Monday, December 08, 2008


Recommended more to James Bond fans for the presence of series one-shot George Lazenby and connoisseurs of terrible English-language dubbing than to the kung fu buffs who’ll be drawn in by a couple of key names in the cast, A QUEEN’S RANSOM is Golden Harvest’s attempt at an international thriller along the lines of THE DAY OF THE JACKAL, RUSSIAN ROULETTE, and HENNESSY. It has something of a bad reputation, probably due to the export version that I’m reviewing here, but is an entertaining time killer as long as you’re not expecting an abundance of martial arts action. A letterboxed, sub-titled DVD and VCD can be purchased from online vendors or at Chinatown DVD shops, but nostalgia for the teen years I spent in front of the TV on Saturday afternoons drove me to this cropped, horrendously dubbed transfer. Pic reached U.S. grindhouses in 1981 as THE INTERNATIONAL ASSASSIN, courtesy of World Northal, and was already part of the company’s “Black Belt 2” television syndication package (as INTERNATIONAL ASSASSINS) by March of that year.

The serpentine story takes place during May of 1975, an especially hectic month in Hong Kong history. After accepting over 130,000 Indo-Chinese refugees who were fleeing communist takeover in Vietnam, Laos and Cambodia, the United States closed its doors and forced the remaining 12,000-to-18,000 to pour into makeshift camps in Malaysia, Singapore, South Korea, Thailand, and – yes – Hong Kong. At the same time, Queen Elizabeth II became the first reigning monarch to visit the colony in 133 years of British rule, an event that required massive amounts of police and military security. Into this powder keg comes Belfast IRA killer George Walsh (Lazenby, hilariously voiced by a whiny Brit who only tries for an Irish brogue in every third scene) and his motley band of international assassins -- familiar faces include Jimmy Wang Yu, Bolo Yeung and American starlet Judy Brown (THE BIG DOLL HOUSE, WOMEN IN CAGES) -- who are apparently in town to kill the Queen at any cost. But with a Cambodian princess (Angela Mao) and all of her riches stowed away in a nearby farmhouse, any halfway attentive viewer will know where this is going by the midway point. Other plot twists are competently handled and won’t be spoiled here. Director Shan-si Tung has a lot to juggle and manages to keep most of it in the air for the full 96 minutes. Others in the cast are Tien Ni a.k.a. Tanny (from the BLACK MAGIC movies and CLEOPATRA JONES AND THE CASINO OF GOLD), Dean Shek, Lung Chan, Chun Hsiung Ko, and - although I never actually saw him - Sammo Hung. Lazenby, who had already done one movie each with Mao (STONER) and Wang Yu (THE MAN FROM HONG KONG), was next seen in KENTUCKY FRIED MOVIE and Al Adamson’s DEATH DIMENSION.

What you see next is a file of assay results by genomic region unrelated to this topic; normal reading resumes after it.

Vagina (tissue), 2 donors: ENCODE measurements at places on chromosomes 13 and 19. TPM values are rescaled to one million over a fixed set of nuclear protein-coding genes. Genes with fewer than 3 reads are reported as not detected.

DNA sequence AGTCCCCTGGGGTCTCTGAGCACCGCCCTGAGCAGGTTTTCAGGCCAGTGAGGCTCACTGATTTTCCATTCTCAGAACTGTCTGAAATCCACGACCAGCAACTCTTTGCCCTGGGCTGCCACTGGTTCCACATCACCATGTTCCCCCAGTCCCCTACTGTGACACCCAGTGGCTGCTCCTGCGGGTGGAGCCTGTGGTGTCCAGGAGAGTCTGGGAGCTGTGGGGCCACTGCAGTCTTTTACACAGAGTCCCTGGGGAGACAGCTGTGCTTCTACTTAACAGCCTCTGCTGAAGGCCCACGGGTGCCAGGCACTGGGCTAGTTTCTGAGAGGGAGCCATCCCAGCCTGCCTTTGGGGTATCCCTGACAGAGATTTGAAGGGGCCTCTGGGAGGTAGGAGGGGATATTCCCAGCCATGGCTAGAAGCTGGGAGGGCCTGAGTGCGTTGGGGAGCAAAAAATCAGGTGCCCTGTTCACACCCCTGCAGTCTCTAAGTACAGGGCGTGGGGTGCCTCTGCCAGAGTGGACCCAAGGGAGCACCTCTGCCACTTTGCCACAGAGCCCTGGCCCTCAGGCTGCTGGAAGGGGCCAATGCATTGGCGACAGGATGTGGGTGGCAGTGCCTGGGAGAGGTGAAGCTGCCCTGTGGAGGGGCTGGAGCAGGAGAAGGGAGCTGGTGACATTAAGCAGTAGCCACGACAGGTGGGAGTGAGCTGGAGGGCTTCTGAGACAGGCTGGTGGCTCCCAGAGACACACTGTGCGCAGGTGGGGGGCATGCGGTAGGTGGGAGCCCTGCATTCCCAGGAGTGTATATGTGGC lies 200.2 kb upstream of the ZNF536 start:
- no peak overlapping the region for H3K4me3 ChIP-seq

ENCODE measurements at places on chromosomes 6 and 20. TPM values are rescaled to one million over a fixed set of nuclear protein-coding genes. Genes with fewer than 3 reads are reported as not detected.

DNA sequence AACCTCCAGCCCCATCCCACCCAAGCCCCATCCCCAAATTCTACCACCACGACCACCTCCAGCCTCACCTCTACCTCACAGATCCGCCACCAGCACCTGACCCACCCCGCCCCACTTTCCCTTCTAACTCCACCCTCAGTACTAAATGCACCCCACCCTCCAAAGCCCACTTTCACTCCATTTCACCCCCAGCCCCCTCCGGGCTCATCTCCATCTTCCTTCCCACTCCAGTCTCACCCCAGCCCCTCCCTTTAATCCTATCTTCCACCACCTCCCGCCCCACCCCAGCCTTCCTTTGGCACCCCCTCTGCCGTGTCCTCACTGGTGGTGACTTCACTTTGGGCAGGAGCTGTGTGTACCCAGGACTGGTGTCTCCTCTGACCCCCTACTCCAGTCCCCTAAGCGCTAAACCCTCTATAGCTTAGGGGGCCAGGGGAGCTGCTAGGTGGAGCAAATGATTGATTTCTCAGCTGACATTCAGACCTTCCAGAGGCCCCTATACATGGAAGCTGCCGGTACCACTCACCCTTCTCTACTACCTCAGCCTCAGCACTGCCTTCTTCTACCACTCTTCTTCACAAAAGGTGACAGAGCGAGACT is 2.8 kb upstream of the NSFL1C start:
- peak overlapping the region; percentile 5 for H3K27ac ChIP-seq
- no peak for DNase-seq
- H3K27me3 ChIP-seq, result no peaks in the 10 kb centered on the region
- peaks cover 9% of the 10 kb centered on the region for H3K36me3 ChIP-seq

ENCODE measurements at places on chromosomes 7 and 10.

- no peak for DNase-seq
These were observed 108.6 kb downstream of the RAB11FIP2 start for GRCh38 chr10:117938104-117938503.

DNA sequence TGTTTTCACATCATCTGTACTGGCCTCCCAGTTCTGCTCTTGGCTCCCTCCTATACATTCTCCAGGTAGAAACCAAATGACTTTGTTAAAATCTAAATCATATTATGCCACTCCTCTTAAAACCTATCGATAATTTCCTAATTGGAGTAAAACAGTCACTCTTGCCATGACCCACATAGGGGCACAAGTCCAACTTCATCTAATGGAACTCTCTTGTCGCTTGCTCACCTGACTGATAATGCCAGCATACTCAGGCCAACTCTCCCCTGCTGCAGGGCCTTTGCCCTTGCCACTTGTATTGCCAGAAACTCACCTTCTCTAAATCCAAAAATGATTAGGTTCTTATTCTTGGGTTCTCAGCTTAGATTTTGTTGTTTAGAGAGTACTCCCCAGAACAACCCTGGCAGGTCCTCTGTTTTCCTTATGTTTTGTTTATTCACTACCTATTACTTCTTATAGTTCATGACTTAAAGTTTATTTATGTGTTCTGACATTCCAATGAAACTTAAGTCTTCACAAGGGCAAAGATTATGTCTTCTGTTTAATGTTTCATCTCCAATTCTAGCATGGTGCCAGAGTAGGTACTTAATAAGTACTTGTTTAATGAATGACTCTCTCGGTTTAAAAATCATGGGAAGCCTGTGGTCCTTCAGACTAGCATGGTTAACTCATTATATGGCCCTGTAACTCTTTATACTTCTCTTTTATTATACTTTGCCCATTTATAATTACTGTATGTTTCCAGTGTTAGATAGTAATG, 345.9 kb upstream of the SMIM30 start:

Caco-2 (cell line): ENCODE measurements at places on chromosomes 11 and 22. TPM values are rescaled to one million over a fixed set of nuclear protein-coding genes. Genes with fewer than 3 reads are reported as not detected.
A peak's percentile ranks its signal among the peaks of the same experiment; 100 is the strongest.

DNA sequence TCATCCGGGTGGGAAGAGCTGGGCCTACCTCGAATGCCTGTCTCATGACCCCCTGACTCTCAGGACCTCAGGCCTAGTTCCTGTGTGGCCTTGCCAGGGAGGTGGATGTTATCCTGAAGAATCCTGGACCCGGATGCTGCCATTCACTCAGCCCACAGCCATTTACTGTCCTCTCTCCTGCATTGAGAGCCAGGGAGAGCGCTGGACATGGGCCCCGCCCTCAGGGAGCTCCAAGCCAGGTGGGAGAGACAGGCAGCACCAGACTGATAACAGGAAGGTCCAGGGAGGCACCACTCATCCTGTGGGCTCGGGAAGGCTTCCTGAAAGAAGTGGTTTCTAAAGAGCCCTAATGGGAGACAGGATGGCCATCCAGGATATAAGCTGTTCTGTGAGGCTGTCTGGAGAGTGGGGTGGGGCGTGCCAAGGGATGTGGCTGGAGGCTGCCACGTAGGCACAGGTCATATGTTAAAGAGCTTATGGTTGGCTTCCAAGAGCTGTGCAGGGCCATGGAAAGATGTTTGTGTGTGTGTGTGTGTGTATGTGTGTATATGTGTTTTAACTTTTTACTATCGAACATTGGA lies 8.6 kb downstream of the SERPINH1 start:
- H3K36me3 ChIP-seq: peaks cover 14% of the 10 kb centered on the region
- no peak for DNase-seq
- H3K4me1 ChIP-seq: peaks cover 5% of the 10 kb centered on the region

No comments: